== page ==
Arnisha Rogers and Sarah Days: Say Yes Cleveland Family Support Specialists
Last year, Say Yes Cleveland Family Support Specialist Arnisha Rogers would often invite a group of students on campus to have lunch with her. It was a good way to touch base with the students, find out how they were doing, and to see if anything was going on at home, said Rogers.
Obviously, this school year is different forcing Rogers to be creative when it comes to getting in touch with students and families, she said.
It’s the same situation for Sarah Days, the Say Yes family support specialist at Campus International School, who has texted every single family at the school this year.
“I have made tons of phone calls, even if a family doesn't explicitly say they need assistance with resources, I still like to call,” Days said. “Just to check in on people again, get my name out there, introduce myself one more time, because I feel like kids are really struggling with not being able to see their friends or be in classes or have the schedule that they're used to.”
Rogers and Days are two of the 46 family support specialists currently deployed by the Say Yes Cleveland program at CMSD and partner charter schools. Each is assigned to a school to help connect families with support services and to remove “barriers to education.”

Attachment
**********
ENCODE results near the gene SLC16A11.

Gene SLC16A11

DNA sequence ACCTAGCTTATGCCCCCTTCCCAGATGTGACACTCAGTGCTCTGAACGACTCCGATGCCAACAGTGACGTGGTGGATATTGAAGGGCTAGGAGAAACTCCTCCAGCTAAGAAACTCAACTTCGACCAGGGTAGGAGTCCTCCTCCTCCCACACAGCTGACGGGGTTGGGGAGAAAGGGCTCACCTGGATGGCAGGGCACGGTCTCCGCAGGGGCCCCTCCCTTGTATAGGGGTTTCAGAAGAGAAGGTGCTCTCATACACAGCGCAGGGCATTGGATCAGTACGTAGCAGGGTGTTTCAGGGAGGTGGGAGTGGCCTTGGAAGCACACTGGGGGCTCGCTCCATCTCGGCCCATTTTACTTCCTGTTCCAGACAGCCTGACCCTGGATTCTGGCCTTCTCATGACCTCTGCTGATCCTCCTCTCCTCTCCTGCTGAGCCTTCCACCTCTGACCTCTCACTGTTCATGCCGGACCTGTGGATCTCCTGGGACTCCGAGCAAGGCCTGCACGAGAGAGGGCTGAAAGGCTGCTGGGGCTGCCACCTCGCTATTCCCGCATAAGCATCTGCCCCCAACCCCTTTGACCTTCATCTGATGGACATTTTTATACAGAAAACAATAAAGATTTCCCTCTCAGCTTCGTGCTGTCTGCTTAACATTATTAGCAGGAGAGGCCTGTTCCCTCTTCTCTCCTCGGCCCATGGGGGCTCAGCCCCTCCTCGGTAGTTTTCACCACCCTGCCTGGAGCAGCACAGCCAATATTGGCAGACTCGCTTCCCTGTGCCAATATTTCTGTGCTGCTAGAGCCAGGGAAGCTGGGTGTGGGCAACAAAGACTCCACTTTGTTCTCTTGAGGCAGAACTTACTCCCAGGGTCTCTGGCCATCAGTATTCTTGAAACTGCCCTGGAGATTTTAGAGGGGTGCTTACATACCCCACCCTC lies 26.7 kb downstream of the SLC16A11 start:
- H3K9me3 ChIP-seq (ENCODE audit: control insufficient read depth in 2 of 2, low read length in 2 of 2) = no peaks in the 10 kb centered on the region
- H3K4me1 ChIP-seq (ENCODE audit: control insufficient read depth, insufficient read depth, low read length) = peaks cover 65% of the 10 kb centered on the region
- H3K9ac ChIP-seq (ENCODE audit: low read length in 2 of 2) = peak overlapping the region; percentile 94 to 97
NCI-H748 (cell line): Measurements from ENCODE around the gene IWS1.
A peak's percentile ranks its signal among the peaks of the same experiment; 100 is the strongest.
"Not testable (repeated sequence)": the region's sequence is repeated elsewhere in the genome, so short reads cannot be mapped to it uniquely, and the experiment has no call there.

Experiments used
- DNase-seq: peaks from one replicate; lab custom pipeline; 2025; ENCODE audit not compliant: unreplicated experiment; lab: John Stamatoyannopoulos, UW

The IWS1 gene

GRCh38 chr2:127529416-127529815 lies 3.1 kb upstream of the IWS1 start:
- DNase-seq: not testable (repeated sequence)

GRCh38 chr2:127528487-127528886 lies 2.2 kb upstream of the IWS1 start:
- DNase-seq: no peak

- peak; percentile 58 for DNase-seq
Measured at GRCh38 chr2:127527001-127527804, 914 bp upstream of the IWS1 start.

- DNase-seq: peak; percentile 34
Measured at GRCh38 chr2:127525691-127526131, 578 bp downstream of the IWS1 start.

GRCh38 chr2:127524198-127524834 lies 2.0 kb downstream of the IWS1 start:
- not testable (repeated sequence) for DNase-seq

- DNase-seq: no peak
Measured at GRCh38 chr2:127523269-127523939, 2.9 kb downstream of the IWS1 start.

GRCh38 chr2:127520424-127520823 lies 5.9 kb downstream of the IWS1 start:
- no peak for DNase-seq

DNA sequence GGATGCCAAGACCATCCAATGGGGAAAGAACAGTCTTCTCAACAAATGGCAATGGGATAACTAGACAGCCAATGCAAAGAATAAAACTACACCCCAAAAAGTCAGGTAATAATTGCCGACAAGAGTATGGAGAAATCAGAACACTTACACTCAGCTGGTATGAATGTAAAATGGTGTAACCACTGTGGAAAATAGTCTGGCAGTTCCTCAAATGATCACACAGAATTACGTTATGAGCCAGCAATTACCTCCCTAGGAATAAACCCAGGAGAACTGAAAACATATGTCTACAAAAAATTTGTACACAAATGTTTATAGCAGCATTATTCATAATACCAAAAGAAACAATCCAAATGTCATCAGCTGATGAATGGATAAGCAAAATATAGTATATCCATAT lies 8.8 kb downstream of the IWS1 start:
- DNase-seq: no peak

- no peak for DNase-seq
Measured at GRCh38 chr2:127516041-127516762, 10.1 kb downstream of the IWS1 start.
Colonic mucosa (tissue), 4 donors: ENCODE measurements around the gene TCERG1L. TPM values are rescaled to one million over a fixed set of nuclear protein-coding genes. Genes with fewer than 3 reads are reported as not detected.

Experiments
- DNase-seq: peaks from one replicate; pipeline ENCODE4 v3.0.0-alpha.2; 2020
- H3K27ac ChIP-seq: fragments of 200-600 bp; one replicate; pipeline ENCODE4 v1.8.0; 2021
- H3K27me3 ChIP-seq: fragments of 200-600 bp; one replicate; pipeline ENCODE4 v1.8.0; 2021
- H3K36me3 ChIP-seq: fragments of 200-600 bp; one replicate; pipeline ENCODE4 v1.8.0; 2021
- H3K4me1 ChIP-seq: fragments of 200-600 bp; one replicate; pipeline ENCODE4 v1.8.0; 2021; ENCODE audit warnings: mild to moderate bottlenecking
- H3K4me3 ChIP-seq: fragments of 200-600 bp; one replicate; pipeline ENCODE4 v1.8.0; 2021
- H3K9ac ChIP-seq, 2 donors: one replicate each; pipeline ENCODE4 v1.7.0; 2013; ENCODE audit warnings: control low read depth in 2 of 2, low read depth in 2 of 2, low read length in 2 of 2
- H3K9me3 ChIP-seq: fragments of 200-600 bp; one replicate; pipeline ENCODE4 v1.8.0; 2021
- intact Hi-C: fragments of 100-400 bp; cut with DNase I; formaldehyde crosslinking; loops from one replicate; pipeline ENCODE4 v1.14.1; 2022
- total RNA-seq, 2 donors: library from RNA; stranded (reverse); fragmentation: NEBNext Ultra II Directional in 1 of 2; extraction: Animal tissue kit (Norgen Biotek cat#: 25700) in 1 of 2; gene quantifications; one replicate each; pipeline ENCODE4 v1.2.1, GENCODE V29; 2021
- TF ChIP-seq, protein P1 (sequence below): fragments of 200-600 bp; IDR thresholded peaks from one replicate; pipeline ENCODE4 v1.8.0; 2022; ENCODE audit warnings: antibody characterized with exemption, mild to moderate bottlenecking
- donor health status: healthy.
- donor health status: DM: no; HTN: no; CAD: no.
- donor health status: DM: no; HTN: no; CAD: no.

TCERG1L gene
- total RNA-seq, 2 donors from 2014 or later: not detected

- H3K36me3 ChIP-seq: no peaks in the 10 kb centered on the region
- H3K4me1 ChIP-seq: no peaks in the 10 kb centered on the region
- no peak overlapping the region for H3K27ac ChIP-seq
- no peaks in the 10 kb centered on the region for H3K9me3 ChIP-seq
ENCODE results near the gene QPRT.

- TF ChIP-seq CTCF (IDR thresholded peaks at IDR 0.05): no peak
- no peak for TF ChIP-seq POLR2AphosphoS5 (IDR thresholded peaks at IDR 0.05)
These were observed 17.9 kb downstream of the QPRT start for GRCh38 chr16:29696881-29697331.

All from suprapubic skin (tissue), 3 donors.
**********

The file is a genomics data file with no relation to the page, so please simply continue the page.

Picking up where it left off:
The ultimate goal of Say Yes is to provide students with an equitable K-12 education and get them college- or career-bound. The program currently has 1,000 CMSD graduates in college on a Say Yes scholarship.
The pandemic has introduced new “seasons of needs,” said Rogers, who provides support services to pre-kindergarten through eighth-graders at Mary Bethune School.
“Because that need that was in the beginning of the pandemic changed to the need that is now. In the beginning, when the pandemic started, we all transitioned remotely and need was technology, internet services,” Rogers said. “Then it was day care. ‘What I was going to do with my kids? They usually go to school and I go to work.’ Then the need changed to ‘I don't know how to log on my laptop.’”
Food insecurity also has been a big issue for CMSD families, and family support specialists have been working to get families free meals.
“I've been able to have great partners, an organization where I can come and get the food and deliver it to the families or deliver it to the schools where they can sometimes go up there and get food, lunches from the schools,” Rogers said. “So, I try to make it as convenient for them as possible.”
Days does regular food drop-offs to families on Mondays and Tuesdays, with free meals provided by CMSD. On Tuesdays, she can get enough breakfasts and lunches to last the students a week.
“So that has been a big issue for families, just feeling comfortable to go out of the house. Some of our families are just not able to get there either. They have little ones at home that they have to be there to make sure they're completing their schoolwork or it's just not feasible,” Days said. “So I do a lot of lunch deliveries, which has been another really great way for people to actually see who I am. I just drop it off on their porch, text them that it's outside. And at least I'm not just a stranger over the phone.”